“When you stopped trying to be one perfect person, you could be many.” A small-town Tennessee girl flourishes into a classic, yet never cliché, femme fatale in Rebecca Scherm’s provocative coming-of-age debut, Unbecoming.
Grace had her siren song down to the perfect ringing notes: prim cardigans, sweet smiles and a melodic laugh capable of enticing anyone. This pristine exterior did well to hide her poor and neglected upbringing, and she fooled even herself—but throughout life and love Grace realized her hands have been too often taunted to touch and possess what is not hers. Perhaps some of us are just born bad, despite all efforts to dispel the wicked. When an art heist goes awry, Grace embraces her darker side and transforms to protect herself. At every new job and in every new city, she’s someone new, her identity stunningly ambiguous. She can never again be “Grace.”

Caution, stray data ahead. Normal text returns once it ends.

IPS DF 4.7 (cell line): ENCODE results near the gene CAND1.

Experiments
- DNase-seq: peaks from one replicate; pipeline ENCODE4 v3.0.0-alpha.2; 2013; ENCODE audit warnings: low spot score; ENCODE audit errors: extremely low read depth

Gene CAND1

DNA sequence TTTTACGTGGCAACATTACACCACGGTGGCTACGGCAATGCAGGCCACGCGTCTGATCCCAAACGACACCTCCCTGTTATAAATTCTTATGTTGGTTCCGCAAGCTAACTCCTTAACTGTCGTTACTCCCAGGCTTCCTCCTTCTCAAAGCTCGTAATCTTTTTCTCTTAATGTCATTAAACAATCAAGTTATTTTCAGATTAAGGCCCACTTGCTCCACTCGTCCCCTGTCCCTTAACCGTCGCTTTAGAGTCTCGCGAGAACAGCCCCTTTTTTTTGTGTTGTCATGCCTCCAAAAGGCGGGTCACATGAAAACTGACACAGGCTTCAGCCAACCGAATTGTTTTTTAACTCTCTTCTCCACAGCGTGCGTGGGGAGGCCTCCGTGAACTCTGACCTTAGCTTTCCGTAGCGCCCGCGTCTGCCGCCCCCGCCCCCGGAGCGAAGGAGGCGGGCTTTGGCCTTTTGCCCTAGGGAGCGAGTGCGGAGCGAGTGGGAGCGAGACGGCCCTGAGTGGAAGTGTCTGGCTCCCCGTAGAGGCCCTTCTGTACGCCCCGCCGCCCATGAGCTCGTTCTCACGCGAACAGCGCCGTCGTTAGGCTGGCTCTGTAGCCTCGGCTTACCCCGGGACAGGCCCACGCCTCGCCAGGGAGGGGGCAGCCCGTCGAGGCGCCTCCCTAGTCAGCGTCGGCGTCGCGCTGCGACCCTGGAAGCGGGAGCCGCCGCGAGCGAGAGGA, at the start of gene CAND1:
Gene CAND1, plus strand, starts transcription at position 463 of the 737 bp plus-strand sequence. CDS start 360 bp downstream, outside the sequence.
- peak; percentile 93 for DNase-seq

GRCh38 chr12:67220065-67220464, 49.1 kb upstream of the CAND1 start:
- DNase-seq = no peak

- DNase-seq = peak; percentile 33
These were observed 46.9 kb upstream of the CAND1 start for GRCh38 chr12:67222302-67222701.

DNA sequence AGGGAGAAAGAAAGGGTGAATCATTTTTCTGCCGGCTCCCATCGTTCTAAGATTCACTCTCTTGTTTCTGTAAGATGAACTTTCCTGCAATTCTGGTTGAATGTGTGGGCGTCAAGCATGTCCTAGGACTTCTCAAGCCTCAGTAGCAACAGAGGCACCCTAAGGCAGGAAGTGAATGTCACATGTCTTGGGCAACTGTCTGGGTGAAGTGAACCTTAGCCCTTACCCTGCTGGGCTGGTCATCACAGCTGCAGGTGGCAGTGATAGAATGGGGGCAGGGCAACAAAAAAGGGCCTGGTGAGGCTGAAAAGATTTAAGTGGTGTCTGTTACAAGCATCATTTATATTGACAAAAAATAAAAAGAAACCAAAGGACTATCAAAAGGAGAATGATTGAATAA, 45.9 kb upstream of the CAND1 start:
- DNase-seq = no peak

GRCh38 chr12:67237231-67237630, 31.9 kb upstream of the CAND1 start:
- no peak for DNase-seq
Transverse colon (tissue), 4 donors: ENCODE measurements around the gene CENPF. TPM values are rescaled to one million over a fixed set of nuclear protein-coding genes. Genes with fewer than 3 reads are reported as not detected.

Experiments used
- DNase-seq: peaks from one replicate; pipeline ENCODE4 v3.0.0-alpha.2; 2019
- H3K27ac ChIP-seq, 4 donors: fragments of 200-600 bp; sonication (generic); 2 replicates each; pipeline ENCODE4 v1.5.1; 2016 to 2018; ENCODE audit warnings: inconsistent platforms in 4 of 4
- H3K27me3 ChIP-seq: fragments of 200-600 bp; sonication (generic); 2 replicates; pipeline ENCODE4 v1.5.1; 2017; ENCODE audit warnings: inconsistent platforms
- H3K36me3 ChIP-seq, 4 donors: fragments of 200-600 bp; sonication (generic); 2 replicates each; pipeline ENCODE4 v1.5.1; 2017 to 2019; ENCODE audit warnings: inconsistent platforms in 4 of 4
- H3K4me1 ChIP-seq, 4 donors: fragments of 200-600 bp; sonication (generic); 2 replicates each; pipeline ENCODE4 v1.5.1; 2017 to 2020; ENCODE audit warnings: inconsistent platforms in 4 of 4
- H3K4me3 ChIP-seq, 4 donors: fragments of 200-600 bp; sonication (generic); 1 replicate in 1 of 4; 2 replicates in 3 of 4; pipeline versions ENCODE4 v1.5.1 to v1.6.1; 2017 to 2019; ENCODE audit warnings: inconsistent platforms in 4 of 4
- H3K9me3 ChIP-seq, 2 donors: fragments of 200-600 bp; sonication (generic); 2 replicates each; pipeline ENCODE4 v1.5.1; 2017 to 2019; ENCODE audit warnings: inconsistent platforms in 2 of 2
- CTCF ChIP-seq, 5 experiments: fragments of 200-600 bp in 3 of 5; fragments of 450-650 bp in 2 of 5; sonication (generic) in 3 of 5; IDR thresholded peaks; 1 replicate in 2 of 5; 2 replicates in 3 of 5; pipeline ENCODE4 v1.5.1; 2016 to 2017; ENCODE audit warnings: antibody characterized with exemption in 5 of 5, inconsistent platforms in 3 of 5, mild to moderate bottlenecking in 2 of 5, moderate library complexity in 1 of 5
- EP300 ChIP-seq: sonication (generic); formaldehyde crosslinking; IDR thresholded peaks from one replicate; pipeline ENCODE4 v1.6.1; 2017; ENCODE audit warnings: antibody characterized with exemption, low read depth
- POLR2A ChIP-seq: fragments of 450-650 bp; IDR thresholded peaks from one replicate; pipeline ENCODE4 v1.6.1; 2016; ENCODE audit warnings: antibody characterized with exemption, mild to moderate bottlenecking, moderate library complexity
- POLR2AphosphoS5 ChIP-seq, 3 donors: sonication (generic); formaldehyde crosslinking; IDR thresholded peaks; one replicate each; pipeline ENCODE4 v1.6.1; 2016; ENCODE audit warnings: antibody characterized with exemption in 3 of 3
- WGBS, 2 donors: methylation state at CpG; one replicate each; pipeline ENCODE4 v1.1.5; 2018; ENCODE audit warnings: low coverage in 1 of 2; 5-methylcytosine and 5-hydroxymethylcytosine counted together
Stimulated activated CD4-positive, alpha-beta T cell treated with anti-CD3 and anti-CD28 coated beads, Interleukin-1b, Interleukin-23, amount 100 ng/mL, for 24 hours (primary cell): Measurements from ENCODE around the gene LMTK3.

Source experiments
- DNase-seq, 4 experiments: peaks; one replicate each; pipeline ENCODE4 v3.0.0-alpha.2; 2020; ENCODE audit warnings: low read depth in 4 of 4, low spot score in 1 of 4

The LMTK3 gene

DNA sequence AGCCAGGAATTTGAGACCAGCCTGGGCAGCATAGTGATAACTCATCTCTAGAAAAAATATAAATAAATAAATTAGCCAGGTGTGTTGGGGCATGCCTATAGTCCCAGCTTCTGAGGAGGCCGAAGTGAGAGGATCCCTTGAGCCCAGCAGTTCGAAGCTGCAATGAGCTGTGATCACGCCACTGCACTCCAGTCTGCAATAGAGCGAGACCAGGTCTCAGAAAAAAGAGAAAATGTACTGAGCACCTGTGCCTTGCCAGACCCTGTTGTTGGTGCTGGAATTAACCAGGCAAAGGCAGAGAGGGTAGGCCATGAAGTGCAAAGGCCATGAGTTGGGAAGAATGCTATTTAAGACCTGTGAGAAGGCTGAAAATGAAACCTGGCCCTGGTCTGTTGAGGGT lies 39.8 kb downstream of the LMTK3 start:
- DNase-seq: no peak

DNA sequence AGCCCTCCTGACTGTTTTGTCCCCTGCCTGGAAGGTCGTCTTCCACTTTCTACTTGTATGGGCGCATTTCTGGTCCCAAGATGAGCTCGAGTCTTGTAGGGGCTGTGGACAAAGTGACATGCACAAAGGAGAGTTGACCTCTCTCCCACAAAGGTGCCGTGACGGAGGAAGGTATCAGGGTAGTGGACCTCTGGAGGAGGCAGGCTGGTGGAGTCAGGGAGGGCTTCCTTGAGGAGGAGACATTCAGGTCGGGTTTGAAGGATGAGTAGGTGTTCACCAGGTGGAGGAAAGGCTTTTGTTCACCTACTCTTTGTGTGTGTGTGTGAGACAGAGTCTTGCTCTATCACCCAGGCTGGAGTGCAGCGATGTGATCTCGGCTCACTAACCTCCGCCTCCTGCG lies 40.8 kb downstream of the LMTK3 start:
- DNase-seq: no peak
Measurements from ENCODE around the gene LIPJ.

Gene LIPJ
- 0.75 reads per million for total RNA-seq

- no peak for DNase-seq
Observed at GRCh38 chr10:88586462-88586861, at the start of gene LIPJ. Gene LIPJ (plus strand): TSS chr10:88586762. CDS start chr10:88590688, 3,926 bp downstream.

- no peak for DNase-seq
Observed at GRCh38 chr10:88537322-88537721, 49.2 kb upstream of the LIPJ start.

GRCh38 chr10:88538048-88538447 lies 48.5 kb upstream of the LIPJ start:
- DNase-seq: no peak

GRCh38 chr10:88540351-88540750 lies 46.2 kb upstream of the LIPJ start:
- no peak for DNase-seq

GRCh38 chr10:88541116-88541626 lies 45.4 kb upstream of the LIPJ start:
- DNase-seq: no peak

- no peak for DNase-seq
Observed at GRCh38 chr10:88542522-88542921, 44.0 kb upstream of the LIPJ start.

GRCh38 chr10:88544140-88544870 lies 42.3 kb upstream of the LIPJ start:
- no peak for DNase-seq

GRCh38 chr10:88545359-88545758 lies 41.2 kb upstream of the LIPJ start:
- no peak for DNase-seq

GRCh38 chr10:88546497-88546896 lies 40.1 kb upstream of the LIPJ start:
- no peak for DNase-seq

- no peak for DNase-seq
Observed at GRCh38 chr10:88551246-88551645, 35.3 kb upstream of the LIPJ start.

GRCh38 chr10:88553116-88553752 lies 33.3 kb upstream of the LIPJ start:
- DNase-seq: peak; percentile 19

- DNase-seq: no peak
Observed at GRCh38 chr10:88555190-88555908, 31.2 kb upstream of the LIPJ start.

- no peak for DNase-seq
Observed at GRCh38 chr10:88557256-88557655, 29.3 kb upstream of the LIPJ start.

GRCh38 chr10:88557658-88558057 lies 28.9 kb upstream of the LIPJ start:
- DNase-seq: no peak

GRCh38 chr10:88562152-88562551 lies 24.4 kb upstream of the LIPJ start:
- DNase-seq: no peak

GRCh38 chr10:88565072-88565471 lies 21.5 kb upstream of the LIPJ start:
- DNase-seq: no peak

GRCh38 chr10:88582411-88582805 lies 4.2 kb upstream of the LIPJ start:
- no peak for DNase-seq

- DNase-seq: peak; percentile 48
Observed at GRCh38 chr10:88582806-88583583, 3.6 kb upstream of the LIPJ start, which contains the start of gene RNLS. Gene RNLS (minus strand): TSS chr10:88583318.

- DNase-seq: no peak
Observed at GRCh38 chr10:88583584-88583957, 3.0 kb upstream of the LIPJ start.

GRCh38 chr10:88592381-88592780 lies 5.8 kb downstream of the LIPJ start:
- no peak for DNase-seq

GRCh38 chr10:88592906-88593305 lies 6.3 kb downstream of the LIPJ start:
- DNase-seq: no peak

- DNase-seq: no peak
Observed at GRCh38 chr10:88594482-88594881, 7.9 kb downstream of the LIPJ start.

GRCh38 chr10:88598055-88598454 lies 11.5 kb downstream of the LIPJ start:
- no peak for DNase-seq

With a well-researched plot and illuminating prose, Unbecoming delivers a character that does and does not evoke sympathy. Grace is slippery, cunning and complex as she evolves into a highbrow jewel bandit living off the grid. Just as she does for herself, Grace remakes the jewelry into something unrecognizable, taking stones from this one and replacing them from that one.
From the high-end art world of New York to the dusty basement of an antiques dealer in France, Unbecoming is an atmospheric adventure from start to finish.